CULTIVATING OUR YOUNGEST EARTH KEEPERS by Malia Rulon Herman
Updated: Mar 15, 2020
Teaching grade-school students (and their parents) sustainable practices
Living a sustainable life is not just for grown-ups.
Just ask the students at South Mountain Elementary School, where a new program called Eco Star has begun teaching students concepts such as zero waste and energy conservation.
“I used to use plastic juice boxes,” wrote a second-grader, Pacey. “When I saw the Eco Star assembly, I felt bad for the planet. I started to use my reusable water bottle.”
The Eco Star program, now in its second year, began with a few parents and a take-home journal that detailed ways to make a positive environmental impact. After attracting the support of several teachers and the administration, it transformed into a series of school assemblies designed to present complex environmental topics to children through student-acted skits and engaging flyers.
The goal is to inspire awareness, classroom discussions, conversations with family members and neighbors – and change.
At present, says Eco Star co-founder and parent volunteer Georgia Madiba, “The focus around being green seems to be teaching the kids to pick up trash and recycle. We wanted to move beyond that. We want to teach the kids what we can do so that we don’t have so much trash to begin with.”
Future topics could include storm drains and where the water from melting snow goes, or the environmental impact of eating a banana from Ecuador. Madiba, who has a second grader at South Mountain, said she hasn’t seen these kinds of environmental topics taught to young children in an institutionalized way – and she’d like to change that.
She’s not alone. Environmentally-minded parents across the district have been meeting to share ideas, strategies and plans for how to introduce these concepts into their children’s education. The idea is to work together to promote positive environmental practices – and teaching – in district schools.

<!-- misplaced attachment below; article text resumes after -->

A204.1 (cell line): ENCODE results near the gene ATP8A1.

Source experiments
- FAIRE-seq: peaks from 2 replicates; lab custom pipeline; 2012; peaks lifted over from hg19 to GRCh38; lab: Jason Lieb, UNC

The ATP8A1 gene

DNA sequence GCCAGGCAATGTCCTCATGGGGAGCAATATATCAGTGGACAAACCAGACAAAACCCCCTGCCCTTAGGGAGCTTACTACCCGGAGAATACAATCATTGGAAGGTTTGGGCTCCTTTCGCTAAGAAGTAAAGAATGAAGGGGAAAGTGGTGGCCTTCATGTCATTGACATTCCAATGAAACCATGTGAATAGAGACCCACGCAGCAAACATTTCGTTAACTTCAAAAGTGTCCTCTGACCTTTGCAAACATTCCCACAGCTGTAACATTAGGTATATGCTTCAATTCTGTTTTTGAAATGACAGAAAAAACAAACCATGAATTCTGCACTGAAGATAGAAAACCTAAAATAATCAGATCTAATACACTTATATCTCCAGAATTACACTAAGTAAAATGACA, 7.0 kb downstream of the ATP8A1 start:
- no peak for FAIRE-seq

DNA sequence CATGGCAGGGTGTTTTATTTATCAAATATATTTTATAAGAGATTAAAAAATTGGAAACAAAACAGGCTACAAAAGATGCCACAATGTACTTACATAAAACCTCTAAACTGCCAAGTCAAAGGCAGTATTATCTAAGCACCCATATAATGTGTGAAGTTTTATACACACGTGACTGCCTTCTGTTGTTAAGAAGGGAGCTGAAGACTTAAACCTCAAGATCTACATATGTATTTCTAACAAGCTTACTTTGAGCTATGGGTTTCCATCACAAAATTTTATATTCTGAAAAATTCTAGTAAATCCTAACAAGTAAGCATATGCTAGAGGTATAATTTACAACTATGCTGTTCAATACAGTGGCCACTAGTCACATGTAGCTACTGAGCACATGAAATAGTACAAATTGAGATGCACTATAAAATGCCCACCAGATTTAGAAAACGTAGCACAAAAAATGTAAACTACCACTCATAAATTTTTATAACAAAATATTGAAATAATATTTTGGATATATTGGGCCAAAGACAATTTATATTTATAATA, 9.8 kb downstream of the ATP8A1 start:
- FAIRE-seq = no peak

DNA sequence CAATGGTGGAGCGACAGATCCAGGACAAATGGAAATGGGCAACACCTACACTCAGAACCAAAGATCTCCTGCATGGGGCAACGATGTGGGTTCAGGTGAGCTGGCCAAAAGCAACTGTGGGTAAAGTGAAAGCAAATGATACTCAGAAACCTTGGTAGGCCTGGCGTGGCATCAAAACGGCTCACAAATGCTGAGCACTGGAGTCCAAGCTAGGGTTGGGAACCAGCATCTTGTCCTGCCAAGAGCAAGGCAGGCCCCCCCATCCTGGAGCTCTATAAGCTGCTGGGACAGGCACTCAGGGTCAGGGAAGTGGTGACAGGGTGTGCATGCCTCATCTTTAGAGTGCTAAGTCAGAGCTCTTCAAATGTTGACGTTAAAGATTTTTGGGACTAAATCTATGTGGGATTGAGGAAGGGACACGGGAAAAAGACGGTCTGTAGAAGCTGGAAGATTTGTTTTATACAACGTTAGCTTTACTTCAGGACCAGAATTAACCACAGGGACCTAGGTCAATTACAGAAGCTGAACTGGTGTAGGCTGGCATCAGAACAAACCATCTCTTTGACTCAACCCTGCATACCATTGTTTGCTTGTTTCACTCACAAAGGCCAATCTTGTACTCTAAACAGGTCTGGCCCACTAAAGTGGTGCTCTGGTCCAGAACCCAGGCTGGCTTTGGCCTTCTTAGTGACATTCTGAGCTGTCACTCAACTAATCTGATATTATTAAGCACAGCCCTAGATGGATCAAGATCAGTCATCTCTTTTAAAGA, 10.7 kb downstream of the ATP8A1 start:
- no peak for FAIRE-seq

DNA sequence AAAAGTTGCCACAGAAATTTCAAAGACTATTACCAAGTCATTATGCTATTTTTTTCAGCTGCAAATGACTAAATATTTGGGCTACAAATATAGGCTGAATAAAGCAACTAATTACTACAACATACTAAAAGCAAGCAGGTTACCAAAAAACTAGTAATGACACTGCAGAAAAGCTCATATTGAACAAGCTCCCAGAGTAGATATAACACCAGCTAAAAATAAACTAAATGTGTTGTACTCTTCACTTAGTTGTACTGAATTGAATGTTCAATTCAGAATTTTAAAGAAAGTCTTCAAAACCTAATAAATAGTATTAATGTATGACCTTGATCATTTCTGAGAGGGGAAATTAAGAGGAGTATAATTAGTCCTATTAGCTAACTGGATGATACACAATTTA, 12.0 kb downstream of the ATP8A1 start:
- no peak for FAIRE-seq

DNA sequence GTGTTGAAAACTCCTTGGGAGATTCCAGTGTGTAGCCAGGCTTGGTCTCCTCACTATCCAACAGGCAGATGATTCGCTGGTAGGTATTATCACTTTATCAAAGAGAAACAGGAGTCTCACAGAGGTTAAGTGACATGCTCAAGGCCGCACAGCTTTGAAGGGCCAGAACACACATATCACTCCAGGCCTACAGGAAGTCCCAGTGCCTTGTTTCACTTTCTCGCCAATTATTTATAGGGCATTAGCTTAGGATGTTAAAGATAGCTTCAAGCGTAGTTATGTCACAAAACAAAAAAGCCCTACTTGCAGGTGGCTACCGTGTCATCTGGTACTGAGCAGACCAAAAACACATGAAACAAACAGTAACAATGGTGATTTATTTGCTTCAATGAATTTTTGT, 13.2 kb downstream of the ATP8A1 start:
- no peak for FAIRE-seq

“I thought there must have been other parents out there that felt like I did, wanting to see sustainability and more focus on current environmental issues at their children’s schools,” said Devi Damask, who is the coordinator for the parent-run group, SOMA Schools Green Team. “So I did some research and put a call out to bring more parents in to share knowledge, ideas and green efforts in a collaborative way.”
Seth Boyden has long been seen as a role model for its on-site gardening and composting programs, which many district schools have worked to replicate. Now the Eco Star program at South Mountain could become a template for other schools to follow.
At Tuscan Elementary School, parent Julia Sommer has created another program that could be replicated. She has been teaching after-school enrichment classes through the Beyond the Bell program that provide opportunities for students to learn about their role in combating climate change. Sommer’s classes have tackled topics like why single-use plastic bags are harmful for the environment and how to reduce your carbon footprint.
“If you wait until middle school to teach how and why sustainable behaviors are vital then it’s likely students will already have developed wasteful habits that are harder to change,” says Sommer, who has a fifth-grade son and twins in kindergarten.
Damask said a big focus for the SOMA Schools Green Team this year has been working with the district on a heat-mapping study and recycling; on sustainability and energy-efficient strategies; and on recruiting parents and teachers to form Green Teams at each school. (She urges anyone who is interested to join the SOMA Schools Green Team Facebook page and come to meetings.)